Today’s Painting Pictures post is by Pari Ali and I am so excited to share her words with you. Pari also wrote Hijab: The Universal Struggle for the Let’s Talk About Hijab series. Pari was born in India and is raising children in the Middle East. As you read you’ll learn about the history of a family and the history of two cities. See how cultures weave together to make beautiful tapestries, and how she and her children fit within that as Pari looks at the cultures that formed her family.
The Strength of a Melting Pot
I do not know when the story begins; perhaps it begins even before what I consider the beginning, the migration of my maternal ancestors from Iran to India, a couple of centuries ago, to settle in Hyderabad, then ruled by the fabulously rich Nizam. They were not the only ones; Hyderabad attracted the educated elite and ordinary people from all over the Muslim world. Persians, Afghans, Arabs, Turks came. They settled and intermarried, they also married into the Indian Dakhani (of the Deccan) families.
Cultures merged and mixed and so did languages. Though Persian was the language of the court, Dakhani—a dialect of Urdu spoken in the Deccan—containing words borrowed liberally from the local languages, grew richer as it absorbed words from all the languages spoken there. The people adopted courtly and refined manners, bowing slightly and greeting each other with adaab instead of the salaam, the cuisines mingled adding Indian spices to the to the cuisines of the new settlers and at the end of the day Hyderabad had developed a unique identity; its food, language, dress, greetings, lifestyle, jewellery, architecture unique, not found anywhere else in India. It was a land of sweetness and grace and in this land my ancestors settled, perhaps never travelling back and over time the Persian language they spoke was replaced by the Dakhani Urdu spoken in the typical Hyderabadi accent. Despite the variety of cultures there was a respect among people and everyone found their own place in the framework of things. I do not know if the children of the earliest settlers considered themselves Third Culture Kids, but they certainly belonged to a distinct culture.
A few decades after my maternal ancestors moved to India, my paternal ancestors moved to Bombay from Kutch, which lies in Western India at the beginning of the Indian Peninsula. Bombay, with its beautiful natural harbour and seven islands joined by causeways to make one complete city that stretched from South to North. Bombay a bay so beautiful it was considered fit for a king, and was part of the dowry given to King Charles II on his marriage to Catherine of Braganza. It was because of its natural harbour that Bombay became the business capital of India, people came from all over the country in search of fame and fortune. Many achieved their goals and among them was my great, great grandfather who made both name and fortune. A new culture emerged here as well, while the rich educated Indians adopted the clothes, language and lifestyle of the British, the others who came from all over the country and spoke a number of languages and dialects developed a kind of pidgin Hindi. It is a dialect spoken only in Bombay (now Mumbai) and often ridiculed by Indians who speak pure Urdu or Hindi.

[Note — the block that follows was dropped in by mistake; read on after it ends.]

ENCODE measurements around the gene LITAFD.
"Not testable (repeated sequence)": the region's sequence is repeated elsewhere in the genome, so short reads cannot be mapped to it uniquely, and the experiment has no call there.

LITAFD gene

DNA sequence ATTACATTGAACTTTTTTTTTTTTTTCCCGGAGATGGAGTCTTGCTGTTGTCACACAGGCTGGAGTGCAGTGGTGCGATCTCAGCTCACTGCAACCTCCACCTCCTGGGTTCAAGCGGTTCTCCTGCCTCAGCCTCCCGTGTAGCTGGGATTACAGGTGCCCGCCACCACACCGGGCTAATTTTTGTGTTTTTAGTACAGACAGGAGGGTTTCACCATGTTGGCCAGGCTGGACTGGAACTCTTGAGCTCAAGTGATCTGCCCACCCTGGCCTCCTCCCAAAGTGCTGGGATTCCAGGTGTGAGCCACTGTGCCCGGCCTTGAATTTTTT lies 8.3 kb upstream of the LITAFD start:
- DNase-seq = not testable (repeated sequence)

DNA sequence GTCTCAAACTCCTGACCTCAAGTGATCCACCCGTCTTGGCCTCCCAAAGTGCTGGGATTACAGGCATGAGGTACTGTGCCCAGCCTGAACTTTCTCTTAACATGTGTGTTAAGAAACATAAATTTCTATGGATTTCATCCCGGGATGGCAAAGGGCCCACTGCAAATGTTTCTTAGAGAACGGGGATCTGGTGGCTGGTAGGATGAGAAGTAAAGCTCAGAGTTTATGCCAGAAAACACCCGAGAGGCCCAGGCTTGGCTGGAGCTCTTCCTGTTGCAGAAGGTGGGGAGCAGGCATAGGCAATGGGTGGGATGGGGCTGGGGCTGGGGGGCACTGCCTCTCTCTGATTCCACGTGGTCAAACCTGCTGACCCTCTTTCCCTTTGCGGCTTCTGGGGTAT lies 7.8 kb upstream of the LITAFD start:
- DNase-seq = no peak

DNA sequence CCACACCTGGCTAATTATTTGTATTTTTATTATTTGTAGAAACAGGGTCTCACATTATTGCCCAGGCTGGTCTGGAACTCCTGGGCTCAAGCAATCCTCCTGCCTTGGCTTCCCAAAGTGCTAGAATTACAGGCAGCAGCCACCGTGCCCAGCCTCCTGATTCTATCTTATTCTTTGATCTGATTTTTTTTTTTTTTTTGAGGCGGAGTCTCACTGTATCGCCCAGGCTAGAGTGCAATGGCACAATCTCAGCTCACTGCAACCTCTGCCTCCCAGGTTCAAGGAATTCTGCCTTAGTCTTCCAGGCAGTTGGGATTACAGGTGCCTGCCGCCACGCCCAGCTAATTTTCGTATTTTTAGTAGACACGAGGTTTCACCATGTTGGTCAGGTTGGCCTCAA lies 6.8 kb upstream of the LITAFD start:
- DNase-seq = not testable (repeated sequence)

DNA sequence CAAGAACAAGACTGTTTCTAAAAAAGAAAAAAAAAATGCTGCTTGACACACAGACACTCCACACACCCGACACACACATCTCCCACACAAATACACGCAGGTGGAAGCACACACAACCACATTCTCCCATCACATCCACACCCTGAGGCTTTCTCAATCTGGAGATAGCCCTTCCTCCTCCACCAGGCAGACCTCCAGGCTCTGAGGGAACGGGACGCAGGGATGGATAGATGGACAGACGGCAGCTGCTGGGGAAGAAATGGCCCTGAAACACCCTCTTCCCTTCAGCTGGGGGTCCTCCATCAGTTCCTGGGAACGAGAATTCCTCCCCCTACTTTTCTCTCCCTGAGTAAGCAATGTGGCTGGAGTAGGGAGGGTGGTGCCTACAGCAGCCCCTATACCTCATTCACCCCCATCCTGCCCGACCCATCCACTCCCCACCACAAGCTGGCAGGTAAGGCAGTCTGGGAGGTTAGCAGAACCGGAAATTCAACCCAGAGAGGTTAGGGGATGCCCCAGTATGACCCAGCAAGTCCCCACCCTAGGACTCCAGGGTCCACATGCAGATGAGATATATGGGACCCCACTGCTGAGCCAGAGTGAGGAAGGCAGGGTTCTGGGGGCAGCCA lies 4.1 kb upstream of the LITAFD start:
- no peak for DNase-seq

Like other communities the Kucchi community too settled here. They held on to their language and dress for one more generation, their food for a few more. Most of them did not go back home. The generations that followed had no links to Kutch; they studied in convent schools, spoke English with friends and at home, dressed in western clothes, watched as many English movies as they watched Hindi, holidayed on the hill stations the British had settled. They were as different from the Hyderabadis as the proverbial chalk from cheese. Hyderabad and Bombay, separated by just 700 kilometres might well have been the most easterly part of East and the most westerly part of the West. They were different not just in culture but also time, for one was almost frozen in time, moving slowly like the wheels of a rusty cycle rickshaw and the other was an unstoppable juggernaut moving full steam ahead.